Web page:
Keywords

      To read this article in full you will need to make a payment

      Purchase one-time access:

      Academic & Personal: 24 hour online accessCorporate R&D Professionals: 24 hour online access
      One-time access price info
      • For academic or personal research use, select 'Academic and Personal'
      • For corporate R&D use, select 'Corporate R&D Professionals'

      Subscribe:

      Subscribe to International Journal of Obstetric Anesthesia
      Already a print subscriber? Claim online access
      Already an online subscriber? Sign in
      Institutional Access: Sign in to ScienceDirect

      References

      1. FastStats. https://www.cdc.gov/nchs/fastats/delivery.htm. Accessed March 23, 2020.

        • Kovacheva V.P.
        • Brovman E.Y.
        • Greenberg P.
        • et al.
        A contemporary analysis of medicolegal issues in obstetric anesthesia between 2005 and 2015.
        Anesth Analg. 2019; 128: 1199-1207https://doi.org/10.1213/ANE.0000000000003395
        • Guglielminotti J.
        • Landau R.
        • Li G.
        Adverse events and factors associated with potentially avoidable use of general anesthesia in cesarean deliveries.
        Anesthesiology. 2019; 130: 912-922https://doi.org/10.1097/ALN.0000000000002629
        • Guglielminotti J.
        • Li G.
        Exposure to general anesthesia for cesarean delivery and odds of severe postpartum depression requiring hospitalization.
        Anesth Analg. 2020; 131: 1421-1429https://doi.org/10.1213/ANE.0000000000004663
        • Tsen L.C.
        • Pitner R.
        • Camann W.R.
        General anesthesia for cesarean section at a tertiary care hospital 1990–1995: indications and implications.
        Int J Obstet Anesth. 1998; 7: 147-152https://doi.org/10.1016/s0959-289x(98)80001-0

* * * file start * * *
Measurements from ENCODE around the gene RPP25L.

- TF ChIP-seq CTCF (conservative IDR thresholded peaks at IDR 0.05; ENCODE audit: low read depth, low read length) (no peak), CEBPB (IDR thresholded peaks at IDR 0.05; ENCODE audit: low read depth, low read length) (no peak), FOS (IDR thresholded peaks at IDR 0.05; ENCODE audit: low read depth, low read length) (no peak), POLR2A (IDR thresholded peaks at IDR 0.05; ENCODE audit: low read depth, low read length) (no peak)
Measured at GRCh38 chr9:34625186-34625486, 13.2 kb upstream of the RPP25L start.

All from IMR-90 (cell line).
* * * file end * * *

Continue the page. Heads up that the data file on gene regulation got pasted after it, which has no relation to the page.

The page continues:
• Palanisamy A.
        • Mitani A.A.
        • Tsen L.C.
        General anesthesia for cesarean delivery at a tertiary care hospital from 2000 to 2005: a retrospective analysis and 10-year update.
        Int J Obstet Anesth. 2011; 20: 10-16https://doi.org/10.1016/j.ijoa.2010.07.002
        • Bauer M.E.
        • Kountanis J.A.
        • Tsen L.C.
        • Greenfield M.L.
        • Mhyre J.M.
        Risk factors for failed conversion of labor epidural analgesia to cesarean delivery anesthesia: a systematic review and meta-analysis of observational trials.
        Int J Obstet Anesth. 2012; 21: 294-309https://doi.org/10.1016/j.ijoa.2012.05.007
        • Cobb B.T.
        • Lane-Fall M.B.
        • Month R.C.
        • et al.
        Anesthesiologist specialization and use of general anesthesia for cesarean delivery.
        Anesthesiology. 2019; 130: 237-246https://doi.org/10.1097/ALN.0000000000002534
        • Wikner M.
        • Bamber J.
        Quality improvement in obstetric anaesthesia.
        Int J Obstet Anesth. 2018; 35: 1-3https://doi.org/10.1016/j.ijoa.2018.03.009
        • Pritchard N.
        • Lo Q.
        • Wikner M.
        • Bamber J.
        Collecting data for quality improvement in obstetric anaesthesia.
        Int J Obstet Anesth. 2019; 39: 142-143https://doi.org/10.1016/j.ijoa.2019.02.008
        • McGlennan A.
        • Mustafa A.
        General anaesthesia for caesarean section.
        Contin Educ Anaesth Crit Care Pain. 2009; 9: 148-151https://doi.org/10.1093/bjaceaccp/mkp025
        • Sumikura H.
        When was the last time you induced general anesthesia for cesarean section?.
        J Anesth. 2015; 29: 819-820https://doi.org/10.1007/s00540-015-1985-0
        • Juang J.
        • Gabriel R.A.
        • Dutton R.P.
        • Palanisamy A.
        • Urman R.D.
        Choice of anesthesia for cesarean delivery: an analysis of the National Anesthesia Clinical Outcomes Registry.
        Anesth Analg. 2017; 124: 1914-1917https://doi.org/10.1213/ANE.0000000000001677
        • Bateman B.T.
        • Mhyre J.M.
        • Hernandez-Diaz S.
        • et al.
        Development of a comorbidity index for use in obstetric patients.
        Obstet Gynecol. 2013; 122: 957-965https://doi.org/10.1097/AOG.0b013e3182a603bb
        • Metcalfe A.
        • Lix L.M.
        • Johnson J.-A.
        • et al.
        Validation of an obstetric comorbidity index in an external population.
        BJOG. 2015; 122: 1748-1755https://doi.org/10.1111/1471-0528.13254
        • Easter S.R.
        • Bateman B.T.